October 19, 2017

Health Canada estimates that in 2016, there were over 2,458 opioid-related deaths in the country, amounting to approximately 7 deaths per day. In response to this opioid overdose epidemic, the federal House of Commons Standing Committee on Health recommended, among other things, that the government declare a national public health emergency. The rapid increase in the use of prescription and non-prescription opioid drugs in Canada has also generated major concern among provincial and municipal governments, medical professionals, human rights advocates, and workplace parties. For employers and unions, the opioid crisis raises safety and accommodation issues related to the following: opioid abuse, a greater risk of accidental exposure in the workplace, and the potential for psychological harm to employees as a result of witnessing an overdose or its aftermath. In this audio conference, a medical expert and seasoned counsel will discuss the ramifications of the opioid crisis for Canadian workplaces, including:

  • Opioid use in Canada: How common is the use of prescription opioids in Canada? How common is the misuse or non-medical use of opioids? Why might a doctor prescribe opioid medication for a patient? What are the potential side effects of using opioids? What are the risks of opioid abuse? How has the emergence of fentanyl and other synthetic opioids intensified these risks? Why do many experts believe Canada is currently in the midst of an opioid crisis?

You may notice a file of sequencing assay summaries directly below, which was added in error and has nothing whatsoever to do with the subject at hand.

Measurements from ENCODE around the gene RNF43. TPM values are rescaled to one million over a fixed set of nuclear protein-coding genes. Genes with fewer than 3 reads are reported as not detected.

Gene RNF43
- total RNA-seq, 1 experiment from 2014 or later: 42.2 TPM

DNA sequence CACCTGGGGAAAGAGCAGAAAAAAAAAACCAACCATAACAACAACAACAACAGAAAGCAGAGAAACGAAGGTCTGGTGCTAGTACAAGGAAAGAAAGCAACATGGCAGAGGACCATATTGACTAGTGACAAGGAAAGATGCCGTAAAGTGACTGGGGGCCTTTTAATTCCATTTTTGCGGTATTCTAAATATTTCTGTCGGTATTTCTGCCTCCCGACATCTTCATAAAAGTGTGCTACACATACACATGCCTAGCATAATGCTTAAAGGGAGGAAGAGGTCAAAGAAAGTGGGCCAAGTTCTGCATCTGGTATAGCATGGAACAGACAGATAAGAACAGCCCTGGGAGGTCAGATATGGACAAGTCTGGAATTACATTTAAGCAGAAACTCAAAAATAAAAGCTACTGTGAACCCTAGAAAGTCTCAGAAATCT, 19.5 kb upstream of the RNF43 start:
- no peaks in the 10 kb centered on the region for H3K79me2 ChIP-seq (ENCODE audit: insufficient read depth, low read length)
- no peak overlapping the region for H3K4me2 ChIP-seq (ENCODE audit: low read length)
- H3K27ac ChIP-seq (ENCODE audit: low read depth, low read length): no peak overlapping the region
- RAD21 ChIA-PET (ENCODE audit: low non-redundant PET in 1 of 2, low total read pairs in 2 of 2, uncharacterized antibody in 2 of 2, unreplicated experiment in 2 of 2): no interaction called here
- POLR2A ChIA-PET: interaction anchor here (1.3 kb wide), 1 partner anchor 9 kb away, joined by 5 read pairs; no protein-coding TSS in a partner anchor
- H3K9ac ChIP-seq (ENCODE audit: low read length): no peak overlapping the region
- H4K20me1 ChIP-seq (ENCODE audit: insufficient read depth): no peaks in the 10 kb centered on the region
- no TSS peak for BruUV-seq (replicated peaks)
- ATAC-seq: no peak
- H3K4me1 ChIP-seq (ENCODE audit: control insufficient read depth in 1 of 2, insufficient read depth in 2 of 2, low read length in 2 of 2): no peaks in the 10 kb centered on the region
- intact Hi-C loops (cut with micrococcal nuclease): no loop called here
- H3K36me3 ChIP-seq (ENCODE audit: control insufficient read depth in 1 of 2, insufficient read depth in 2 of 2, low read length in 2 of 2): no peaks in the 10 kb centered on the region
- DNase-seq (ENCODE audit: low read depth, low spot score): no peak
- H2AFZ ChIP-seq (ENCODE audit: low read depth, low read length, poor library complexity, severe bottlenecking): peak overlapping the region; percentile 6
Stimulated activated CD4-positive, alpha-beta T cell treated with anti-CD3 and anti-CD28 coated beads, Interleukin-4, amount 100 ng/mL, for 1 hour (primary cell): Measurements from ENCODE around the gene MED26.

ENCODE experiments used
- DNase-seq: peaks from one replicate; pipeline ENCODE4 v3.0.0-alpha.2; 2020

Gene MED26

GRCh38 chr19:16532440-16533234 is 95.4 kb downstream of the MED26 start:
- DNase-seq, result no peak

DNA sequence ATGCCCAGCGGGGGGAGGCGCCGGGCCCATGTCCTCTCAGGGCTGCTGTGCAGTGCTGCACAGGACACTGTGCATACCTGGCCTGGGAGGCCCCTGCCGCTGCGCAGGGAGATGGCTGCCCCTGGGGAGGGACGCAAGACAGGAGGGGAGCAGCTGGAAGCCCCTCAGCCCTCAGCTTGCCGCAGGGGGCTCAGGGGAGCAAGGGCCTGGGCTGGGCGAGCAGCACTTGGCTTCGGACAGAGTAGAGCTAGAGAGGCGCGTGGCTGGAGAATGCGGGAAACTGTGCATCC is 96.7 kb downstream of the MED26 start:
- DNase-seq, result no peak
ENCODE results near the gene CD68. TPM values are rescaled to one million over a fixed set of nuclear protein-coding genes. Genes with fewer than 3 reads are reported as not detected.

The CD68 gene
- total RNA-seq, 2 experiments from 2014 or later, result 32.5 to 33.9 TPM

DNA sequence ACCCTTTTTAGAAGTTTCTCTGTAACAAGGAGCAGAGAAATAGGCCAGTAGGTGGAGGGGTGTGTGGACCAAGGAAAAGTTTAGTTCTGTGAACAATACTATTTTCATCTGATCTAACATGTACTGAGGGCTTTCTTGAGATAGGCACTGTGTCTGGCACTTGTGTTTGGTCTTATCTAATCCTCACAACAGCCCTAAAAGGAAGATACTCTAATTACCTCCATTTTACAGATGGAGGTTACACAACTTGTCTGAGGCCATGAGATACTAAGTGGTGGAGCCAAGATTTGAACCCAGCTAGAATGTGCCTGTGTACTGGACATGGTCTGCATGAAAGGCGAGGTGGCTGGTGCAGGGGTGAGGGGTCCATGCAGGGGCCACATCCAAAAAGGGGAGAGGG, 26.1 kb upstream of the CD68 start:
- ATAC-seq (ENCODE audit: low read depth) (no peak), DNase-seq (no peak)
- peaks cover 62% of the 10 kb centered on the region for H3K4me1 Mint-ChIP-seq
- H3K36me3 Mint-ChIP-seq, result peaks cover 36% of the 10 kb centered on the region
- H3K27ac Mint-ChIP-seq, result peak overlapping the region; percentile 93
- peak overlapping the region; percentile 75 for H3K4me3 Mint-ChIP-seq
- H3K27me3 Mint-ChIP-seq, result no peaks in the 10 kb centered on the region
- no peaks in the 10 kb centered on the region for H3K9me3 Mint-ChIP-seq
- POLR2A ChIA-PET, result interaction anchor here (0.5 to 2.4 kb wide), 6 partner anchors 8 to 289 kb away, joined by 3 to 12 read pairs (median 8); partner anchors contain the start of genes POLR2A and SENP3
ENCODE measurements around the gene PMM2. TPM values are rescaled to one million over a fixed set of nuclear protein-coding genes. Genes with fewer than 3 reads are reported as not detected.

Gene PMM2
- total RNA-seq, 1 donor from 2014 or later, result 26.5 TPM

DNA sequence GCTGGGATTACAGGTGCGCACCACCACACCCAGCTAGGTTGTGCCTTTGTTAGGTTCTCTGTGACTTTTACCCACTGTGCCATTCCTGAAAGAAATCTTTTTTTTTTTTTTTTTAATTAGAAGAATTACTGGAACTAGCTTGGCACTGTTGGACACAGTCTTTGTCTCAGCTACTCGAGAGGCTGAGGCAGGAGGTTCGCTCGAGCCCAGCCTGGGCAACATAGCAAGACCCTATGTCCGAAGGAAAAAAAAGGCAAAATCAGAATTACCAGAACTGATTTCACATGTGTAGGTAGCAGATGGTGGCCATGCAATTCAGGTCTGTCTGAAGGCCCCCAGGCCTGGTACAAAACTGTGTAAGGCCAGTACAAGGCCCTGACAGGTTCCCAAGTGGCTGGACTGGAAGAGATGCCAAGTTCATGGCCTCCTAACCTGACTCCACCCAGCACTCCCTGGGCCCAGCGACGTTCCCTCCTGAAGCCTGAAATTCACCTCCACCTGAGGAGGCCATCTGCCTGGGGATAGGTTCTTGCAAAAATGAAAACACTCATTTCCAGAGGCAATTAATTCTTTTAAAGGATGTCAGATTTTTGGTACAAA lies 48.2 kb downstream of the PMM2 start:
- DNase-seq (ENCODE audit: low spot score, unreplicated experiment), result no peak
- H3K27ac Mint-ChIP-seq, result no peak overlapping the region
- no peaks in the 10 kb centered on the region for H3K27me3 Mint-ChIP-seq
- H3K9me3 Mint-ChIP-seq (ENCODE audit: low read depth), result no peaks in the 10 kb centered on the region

• Protecting employees: What are an employer’s legal obligations to protect its employees from exposure to fentanyl and its analogues in the workplace? What types of workplaces are most vulnerable to exposure of this nature? What are the risks for employees who come into contact with fentanyl and other synthetic opioids on the job? What training and other best practices should employers and unions consider to prepare for accidental exposure? What kind of protective gear is appropriate? Do employers have an obligation to provide employees with antidotes to fentanyl?
  • Supporting first responders: In addition to the risk of fentanyl exposure, what challenges has the opioid crisis raised for first responders? What should employers and unions do to protect the mental health of workers who experience crises or traumatic events at work? How should employers and unions respond if they suspect that one of their employees is experiencing emotional distress or PTSD?
  • Accommodation: What safety hazards might be posed by prescription opioid use on or off the job? Does a prescription for opioid use entitle an employee to be impaired at work? How is impairment measured? Why have some employers decided to provide benefit coverage for medical marijuana in an effort to discourage opioid prescriptions? In general, what are an employer’s obligations towards an employee with an opioid dependency or addiction in the accommodation process? Does the Supreme Court of Canada’s decision in Stewart v. Elk Valley alter the employer’s duty to accommodate? What kinds of accommodations are typically found appropriate for an employee with a substance dependency? At what point may accommodative measures give rise to undue hardship?